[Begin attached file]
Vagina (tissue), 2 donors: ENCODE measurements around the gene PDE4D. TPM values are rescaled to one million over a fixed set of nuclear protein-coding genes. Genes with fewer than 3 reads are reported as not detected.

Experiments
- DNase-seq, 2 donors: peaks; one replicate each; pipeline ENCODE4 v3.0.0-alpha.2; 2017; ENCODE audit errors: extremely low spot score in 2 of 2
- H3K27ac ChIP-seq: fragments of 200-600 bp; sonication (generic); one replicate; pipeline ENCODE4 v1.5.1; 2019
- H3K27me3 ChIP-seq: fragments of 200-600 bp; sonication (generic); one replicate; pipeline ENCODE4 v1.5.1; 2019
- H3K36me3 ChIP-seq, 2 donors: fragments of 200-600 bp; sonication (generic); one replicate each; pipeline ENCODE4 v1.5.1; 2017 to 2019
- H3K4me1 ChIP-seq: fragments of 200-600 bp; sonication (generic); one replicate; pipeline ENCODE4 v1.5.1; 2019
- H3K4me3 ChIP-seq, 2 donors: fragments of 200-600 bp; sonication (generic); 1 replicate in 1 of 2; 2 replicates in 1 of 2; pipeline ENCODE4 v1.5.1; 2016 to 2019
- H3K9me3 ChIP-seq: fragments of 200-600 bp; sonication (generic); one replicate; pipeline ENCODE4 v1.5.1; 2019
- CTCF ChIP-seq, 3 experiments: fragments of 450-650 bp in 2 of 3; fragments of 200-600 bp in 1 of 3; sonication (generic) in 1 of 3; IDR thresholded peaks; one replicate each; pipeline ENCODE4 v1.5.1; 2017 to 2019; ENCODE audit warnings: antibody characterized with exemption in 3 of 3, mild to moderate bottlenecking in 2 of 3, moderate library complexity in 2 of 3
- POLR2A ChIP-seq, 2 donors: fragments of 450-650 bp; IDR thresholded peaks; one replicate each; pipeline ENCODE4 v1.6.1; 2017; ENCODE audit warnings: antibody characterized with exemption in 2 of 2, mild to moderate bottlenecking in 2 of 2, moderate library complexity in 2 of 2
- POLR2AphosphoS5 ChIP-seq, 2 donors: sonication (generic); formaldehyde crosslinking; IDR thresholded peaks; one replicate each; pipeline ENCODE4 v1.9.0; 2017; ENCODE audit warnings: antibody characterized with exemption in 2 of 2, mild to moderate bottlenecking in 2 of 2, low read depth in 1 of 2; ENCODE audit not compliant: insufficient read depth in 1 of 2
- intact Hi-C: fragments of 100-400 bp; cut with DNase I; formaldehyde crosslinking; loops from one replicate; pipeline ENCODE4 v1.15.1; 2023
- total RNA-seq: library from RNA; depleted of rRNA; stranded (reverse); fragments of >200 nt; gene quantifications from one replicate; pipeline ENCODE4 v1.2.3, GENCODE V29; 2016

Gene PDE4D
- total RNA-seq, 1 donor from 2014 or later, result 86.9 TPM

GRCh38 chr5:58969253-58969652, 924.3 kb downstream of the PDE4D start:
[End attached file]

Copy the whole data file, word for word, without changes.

Vagina (tissue), 2 donors: ENCODE measurements around the gene PDE4D. TPM values are rescaled to one million over a fixed set of nuclear protein-coding genes. Genes with fewer than 3 reads are reported as not detected.

Experiments
- DNase-seq, 2 donors: peaks; one replicate each; pipeline ENCODE4 v3.0.0-alpha.2; 2017; ENCODE audit errors: extremely low spot score in 2 of 2
- H3K27ac ChIP-seq: fragments of 200-600 bp; sonication (generic); one replicate; pipeline ENCODE4 v1.5.1; 2019
- H3K27me3 ChIP-seq: fragments of 200-600 bp; sonication (generic); one replicate; pipeline ENCODE4 v1.5.1; 2019
- H3K36me3 ChIP-seq, 2 donors: fragments of 200-600 bp; sonication (generic); one replicate each; pipeline ENCODE4 v1.5.1; 2017 to 2019
- H3K4me1 ChIP-seq: fragments of 200-600 bp; sonication (generic); one replicate; pipeline ENCODE4 v1.5.1; 2019
- H3K4me3 ChIP-seq, 2 donors: fragments of 200-600 bp; sonication (generic); 1 replicate in 1 of 2; 2 replicates in 1 of 2; pipeline ENCODE4 v1.5.1; 2016 to 2019
- H3K9me3 ChIP-seq: fragments of 200-600 bp; sonication (generic); one replicate; pipeline ENCODE4 v1.5.1; 2019
- CTCF ChIP-seq, 3 experiments: fragments of 450-650 bp in 2 of 3; fragments of 200-600 bp in 1 of 3; sonication (generic) in 1 of 3; IDR thresholded peaks; one replicate each; pipeline ENCODE4 v1.5.1; 2017 to 2019; ENCODE audit warnings: antibody characterized with exemption in 3 of 3, mild to moderate bottlenecking in 2 of 3, moderate library complexity in 2 of 3
- POLR2A ChIP-seq, 2 donors: fragments of 450-650 bp; IDR thresholded peaks; one replicate each; pipeline ENCODE4 v1.6.1; 2017; ENCODE audit warnings: antibody characterized with exemption in 2 of 2, mild to moderate bottlenecking in 2 of 2, moderate library complexity in 2 of 2
- POLR2AphosphoS5 ChIP-seq, 2 donors: sonication (generic); formaldehyde crosslinking; IDR thresholded peaks; one replicate each; pipeline ENCODE4 v1.9.0; 2017; ENCODE audit warnings: antibody characterized with exemption in 2 of 2, mild to moderate bottlenecking in 2 of 2, low read depth in 1 of 2; ENCODE audit not compliant: insufficient read depth in 1 of 2
- intact Hi-C: fragments of 100-400 bp; cut with DNase I; formaldehyde crosslinking; loops from one replicate; pipeline ENCODE4 v1.15.1; 2023
- total RNA-seq: library from RNA; depleted of rRNA; stranded (reverse); fragments of >200 nt; gene quantifications from one replicate; pipeline ENCODE4 v1.2.3, GENCODE V29; 2016

Gene PDE4D
- total RNA-seq, 1 donor from 2014 or later, result 86.9 TPM

GRCh38 chr5:58969253-58969652, 924.3 kb downstream of the PDE4D start: